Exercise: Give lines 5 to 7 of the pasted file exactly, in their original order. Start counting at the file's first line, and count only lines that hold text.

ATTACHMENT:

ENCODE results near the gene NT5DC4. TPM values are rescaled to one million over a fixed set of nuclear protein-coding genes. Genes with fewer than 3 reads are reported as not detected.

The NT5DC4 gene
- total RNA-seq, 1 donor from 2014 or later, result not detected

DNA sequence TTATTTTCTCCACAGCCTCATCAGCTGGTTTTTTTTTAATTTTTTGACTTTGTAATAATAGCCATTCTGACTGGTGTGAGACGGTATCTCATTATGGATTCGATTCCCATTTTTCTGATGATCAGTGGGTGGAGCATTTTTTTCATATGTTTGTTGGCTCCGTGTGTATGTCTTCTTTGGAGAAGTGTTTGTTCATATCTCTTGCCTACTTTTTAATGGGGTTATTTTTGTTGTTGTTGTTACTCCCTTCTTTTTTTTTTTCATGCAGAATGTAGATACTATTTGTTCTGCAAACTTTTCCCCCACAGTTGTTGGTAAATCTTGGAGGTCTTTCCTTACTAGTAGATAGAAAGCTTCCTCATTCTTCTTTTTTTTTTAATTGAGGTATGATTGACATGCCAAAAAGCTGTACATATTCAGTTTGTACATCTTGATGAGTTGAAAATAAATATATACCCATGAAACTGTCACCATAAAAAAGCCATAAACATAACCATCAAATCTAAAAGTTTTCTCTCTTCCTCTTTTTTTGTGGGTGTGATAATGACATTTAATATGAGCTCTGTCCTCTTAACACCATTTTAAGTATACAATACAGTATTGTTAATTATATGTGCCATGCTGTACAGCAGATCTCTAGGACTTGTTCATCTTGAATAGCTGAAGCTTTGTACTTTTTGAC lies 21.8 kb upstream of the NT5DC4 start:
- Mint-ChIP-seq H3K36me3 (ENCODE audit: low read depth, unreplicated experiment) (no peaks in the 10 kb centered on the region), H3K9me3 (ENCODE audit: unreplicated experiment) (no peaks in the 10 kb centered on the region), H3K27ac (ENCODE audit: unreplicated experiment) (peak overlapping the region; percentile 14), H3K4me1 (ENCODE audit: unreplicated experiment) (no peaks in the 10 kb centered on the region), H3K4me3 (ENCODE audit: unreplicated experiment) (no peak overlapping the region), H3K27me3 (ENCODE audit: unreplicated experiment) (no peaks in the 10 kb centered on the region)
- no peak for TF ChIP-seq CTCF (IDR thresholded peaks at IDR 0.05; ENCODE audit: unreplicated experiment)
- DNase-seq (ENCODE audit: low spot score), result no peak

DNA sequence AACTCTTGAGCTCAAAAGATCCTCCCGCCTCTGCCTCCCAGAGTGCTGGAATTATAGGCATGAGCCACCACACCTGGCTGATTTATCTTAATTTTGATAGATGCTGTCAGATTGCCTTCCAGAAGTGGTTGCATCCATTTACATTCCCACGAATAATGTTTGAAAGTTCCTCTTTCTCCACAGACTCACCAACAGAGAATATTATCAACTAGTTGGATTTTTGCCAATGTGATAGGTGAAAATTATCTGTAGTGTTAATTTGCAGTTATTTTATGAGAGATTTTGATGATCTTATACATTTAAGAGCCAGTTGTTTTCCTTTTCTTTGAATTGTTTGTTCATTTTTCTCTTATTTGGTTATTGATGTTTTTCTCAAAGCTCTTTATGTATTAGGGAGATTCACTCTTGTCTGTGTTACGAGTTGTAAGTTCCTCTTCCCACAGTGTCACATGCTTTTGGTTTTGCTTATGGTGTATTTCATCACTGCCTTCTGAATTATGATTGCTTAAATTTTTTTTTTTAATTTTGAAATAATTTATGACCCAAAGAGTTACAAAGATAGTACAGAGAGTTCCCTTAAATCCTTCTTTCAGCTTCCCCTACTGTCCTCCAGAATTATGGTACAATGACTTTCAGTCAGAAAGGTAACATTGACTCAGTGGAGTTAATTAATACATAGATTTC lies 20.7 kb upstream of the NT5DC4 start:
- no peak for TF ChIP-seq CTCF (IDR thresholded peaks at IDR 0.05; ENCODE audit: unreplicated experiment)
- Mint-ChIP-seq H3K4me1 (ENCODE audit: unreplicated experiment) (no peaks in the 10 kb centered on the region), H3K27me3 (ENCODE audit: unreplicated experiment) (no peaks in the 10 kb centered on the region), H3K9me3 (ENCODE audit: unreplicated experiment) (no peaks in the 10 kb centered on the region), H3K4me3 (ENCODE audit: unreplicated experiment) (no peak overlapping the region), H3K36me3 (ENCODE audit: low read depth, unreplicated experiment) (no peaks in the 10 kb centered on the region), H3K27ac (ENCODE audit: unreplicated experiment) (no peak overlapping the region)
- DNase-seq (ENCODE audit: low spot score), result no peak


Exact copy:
- Mint-ChIP-seq H3K36me3 (ENCODE audit: low read depth, unreplicated experiment) (no peaks in the 10 kb centered on the region), H3K9me3 (ENCODE audit: unreplicated experiment) (no peaks in the 10 kb centered on the region), H3K27ac (ENCODE audit: unreplicated experiment) (peak overlapping the region; percentile 14), H3K4me1 (ENCODE audit: unreplicated experiment) (no peaks in the 10 kb centered on the region), H3K4me3 (ENCODE audit: unreplicated experiment) (no peak overlapping the region), H3K27me3 (ENCODE audit: unreplicated experiment) (no peaks in the 10 kb centered on the region)
- no peak for TF ChIP-seq CTCF (IDR thresholded peaks at IDR 0.05; ENCODE audit: unreplicated experiment)
- DNase-seq (ENCODE audit: low spot score), result no peak